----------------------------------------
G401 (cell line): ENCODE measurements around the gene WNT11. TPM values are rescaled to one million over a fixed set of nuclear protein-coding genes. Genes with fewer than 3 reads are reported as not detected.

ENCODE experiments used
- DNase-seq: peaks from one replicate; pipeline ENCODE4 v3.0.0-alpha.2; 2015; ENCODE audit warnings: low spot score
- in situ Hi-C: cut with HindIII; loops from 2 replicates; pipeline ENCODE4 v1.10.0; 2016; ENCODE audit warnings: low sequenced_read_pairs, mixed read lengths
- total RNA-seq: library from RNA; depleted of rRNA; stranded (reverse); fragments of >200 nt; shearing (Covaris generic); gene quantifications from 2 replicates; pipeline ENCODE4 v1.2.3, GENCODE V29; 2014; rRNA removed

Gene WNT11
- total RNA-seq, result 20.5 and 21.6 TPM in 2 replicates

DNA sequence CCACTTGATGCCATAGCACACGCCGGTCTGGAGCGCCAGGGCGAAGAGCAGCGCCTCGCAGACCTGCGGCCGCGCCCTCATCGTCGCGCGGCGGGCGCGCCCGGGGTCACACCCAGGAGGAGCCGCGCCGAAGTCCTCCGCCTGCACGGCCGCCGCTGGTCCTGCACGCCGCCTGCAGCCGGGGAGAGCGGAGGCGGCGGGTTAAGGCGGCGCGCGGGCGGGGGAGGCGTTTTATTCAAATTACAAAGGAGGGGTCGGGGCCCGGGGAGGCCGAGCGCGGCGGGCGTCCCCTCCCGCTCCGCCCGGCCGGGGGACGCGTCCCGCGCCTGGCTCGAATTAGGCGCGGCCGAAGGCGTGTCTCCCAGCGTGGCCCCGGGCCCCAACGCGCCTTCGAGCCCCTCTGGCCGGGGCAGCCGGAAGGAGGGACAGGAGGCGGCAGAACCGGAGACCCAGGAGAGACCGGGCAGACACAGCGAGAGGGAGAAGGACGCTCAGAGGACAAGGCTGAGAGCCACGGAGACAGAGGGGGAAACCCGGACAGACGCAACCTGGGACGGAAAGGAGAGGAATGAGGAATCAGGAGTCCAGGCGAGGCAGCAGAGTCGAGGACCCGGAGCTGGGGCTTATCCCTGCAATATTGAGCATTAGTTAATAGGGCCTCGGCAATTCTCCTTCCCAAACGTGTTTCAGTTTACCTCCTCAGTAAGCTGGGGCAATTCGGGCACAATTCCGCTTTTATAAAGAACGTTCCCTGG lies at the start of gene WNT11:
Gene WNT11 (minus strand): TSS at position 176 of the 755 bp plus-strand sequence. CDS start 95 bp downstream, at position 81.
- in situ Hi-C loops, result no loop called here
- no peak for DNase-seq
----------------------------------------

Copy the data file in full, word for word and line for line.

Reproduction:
G401 (cell line): ENCODE measurements around the gene WNT11. TPM values are rescaled to one million over a fixed set of nuclear protein-coding genes. Genes with fewer than 3 reads are reported as not detected.

ENCODE experiments used
- DNase-seq: peaks from one replicate; pipeline ENCODE4 v3.0.0-alpha.2; 2015; ENCODE audit warnings: low spot score
- in situ Hi-C: cut with HindIII; loops from 2 replicates; pipeline ENCODE4 v1.10.0; 2016; ENCODE audit warnings: low sequenced_read_pairs, mixed read lengths
- total RNA-seq: library from RNA; depleted of rRNA; stranded (reverse); fragments of >200 nt; shearing (Covaris generic); gene quantifications from 2 replicates; pipeline ENCODE4 v1.2.3, GENCODE V29; 2014; rRNA removed

Gene WNT11
- total RNA-seq, result 20.5 and 21.6 TPM in 2 replicates

DNA sequence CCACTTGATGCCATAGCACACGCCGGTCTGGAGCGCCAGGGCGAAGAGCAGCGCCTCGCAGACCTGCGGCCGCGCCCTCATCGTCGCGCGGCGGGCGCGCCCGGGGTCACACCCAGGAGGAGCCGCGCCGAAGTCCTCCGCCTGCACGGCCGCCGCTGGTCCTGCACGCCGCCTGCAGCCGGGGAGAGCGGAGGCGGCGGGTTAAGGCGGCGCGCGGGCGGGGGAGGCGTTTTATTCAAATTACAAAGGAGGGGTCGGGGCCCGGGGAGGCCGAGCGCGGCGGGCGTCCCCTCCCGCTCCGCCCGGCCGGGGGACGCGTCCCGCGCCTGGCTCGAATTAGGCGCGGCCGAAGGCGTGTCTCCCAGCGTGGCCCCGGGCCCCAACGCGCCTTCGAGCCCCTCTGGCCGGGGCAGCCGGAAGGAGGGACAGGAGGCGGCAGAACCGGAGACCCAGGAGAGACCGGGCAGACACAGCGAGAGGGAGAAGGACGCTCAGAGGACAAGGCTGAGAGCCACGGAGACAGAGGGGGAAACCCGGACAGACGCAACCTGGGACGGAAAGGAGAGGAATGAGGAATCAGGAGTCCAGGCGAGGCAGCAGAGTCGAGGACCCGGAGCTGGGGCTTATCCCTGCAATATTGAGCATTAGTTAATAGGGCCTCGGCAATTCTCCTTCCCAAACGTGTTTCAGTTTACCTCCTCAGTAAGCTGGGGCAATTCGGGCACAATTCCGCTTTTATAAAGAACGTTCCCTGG lies at the start of gene WNT11:
Gene WNT11 (minus strand): TSS at position 176 of the 755 bp plus-strand sequence. CDS start 95 bp downstream, at position 81.
- in situ Hi-C loops, result no loop called here
- no peak for DNase-seq